Now Listen Here, Sunshine…

, , , | Right | May 7, 2021

The florist is talking to a man that wants to know the price of the lemon trees. For some reason, this makes the woman next to them butt in.

Customer: “Are these lemon trees? Is the fruit gonna turn yellow or are they gonna be green?”

Florist: *Trying to be nice although she is cutting in line* “The fruit is going to turn yellow if you put it outside and if we have enough sun this summer.”

Customer: “So they are gonna turn yellow?”

Florist: “Yes, but they aren’t going to taste nice; they are decorative.”

Customer: “And these orange trees, do they also have to have sun?”

Florist: “Yes, they are just like the lemon trees and have to have sun in order to thrive.”

Customer: “How much do they grow?”

Florist: “Well, not that much; they grow really slowly.”

Customer: “And they have to have sun, both of them?”

Florist: “Yes.”

Customer: “And are the fruit on the orange tree gonna be green, as well, or are they gonna turn yellow like the lemons?”

Florist: “No, those are oranges and they are going to turn orange, if they get enough sunshine.”

Customer: “Sunshine… outside?”

Florist: “Yes.”

Customer: *Mumbling to herself* “Sunshine, they have to have sunshine.”

The woman then walked out of the flower shop and stood for several minutes just staring at the citrus trees, although I somehow doubt that she knew that they were both citrus trees.

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Well, That Didn’t Take Long

, , , , | Right | April 29, 2021

We can only allow one customer at a time into the shop. We have opened another door and set up a one-way system so customers who are leaving do not have to squeeze past those waiting to enter.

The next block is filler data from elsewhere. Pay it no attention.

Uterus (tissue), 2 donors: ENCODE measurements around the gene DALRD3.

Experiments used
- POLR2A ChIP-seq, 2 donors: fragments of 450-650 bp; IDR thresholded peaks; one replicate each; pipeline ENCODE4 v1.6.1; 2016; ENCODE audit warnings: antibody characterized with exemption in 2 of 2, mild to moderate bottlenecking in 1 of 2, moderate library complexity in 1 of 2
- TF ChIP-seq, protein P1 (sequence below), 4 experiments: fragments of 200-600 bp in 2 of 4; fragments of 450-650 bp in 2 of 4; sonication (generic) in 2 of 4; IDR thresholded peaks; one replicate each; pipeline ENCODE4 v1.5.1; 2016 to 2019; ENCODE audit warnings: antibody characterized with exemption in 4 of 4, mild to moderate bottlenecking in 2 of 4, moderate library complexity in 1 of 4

The one-person limit is clearly posted at the door, and the one-way system is marked with numerous arrows, and yet I have to explain and remind customers all day long. I am checking out [Customer #1] while keeping an eye on the door.

Me: “Excuse me, ma’am, could you please wait outside for a moment? We are only allowed to have one customer in here at a time.”

[Customer #2] steps back outside. I finish with [Customer #1], direct them to the exit, and beckon to [Customer #2] to come in.

Customer #2: “I am so sorry, I should have checked! I really should know; I work at the pharmacy and we are constantly reminding people, as well.”

We commiserate a bit as I’m helping her, and I help her carry her items to the exit.

Customer #2: “Thank you so much, and have a nice day, and… I’m trying to think of what exactly to wish you.”

Me: “Pleasant and attentive customers?”

Customer #2: “Yes, may you have many of those!”

Then, I called in [Customer #3], an elderly man, quickly helped him, cashed him out, and finished with, “Have a nice day, and please leave through the other door over there.”

[Customer #3] took a step back and tripped over a display, knocking several vases to the floor and almost falling himself, and then left the shop… through the entrance.

So much for “attentive customers.”

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Flowering Discontent, Part 3

, , , | Right | March 30, 2021

I’m a florist. An individual calls us. He’s a little bit brusque but not what I would call rude. Yet.

Customer: “I want to send flowers to someone at the [Our City] hospital.”

Me: “Sure thing! Are they at [University Hospital] or [Hospital Chain]?”

Customer: “Uh, [University Hospital].”

[University Hospital] is HUGE, and the different sections have numbers and names, along with the specific room numbers. It’s not necessary for us to have the patient’s location information, but it does help.

Me: “Do you know what section of the hospital she’s in? It’s okay if you don’t, but I’ll take it if you do.”

Customer: “I have the room number. It’s [number]. Wait. No. It’s not [University Hospital]. It’s [Hospital Chain].”

Me: “No problem; we’ll send it out.”

Customer: “What was that room number?”

Me: “[Number].”

Customer: “Uh, yeah. Yeah. That’s right. Okay.”

Our delivery driver takes the flowers to [Hospital Chain] and calls us from there shortly after. She says patient information has no patient by that name. No problem. These things happen. My boss calls [University Hospital]. They don’t have her, either. Usually, when we run into this, it’s because the patient has been discharged. I call the customer back.

Me: “We checked at both [Hospital Chain] and [University Hospital] and neither of them have her listed as a patient. Is it possible she was discharged?”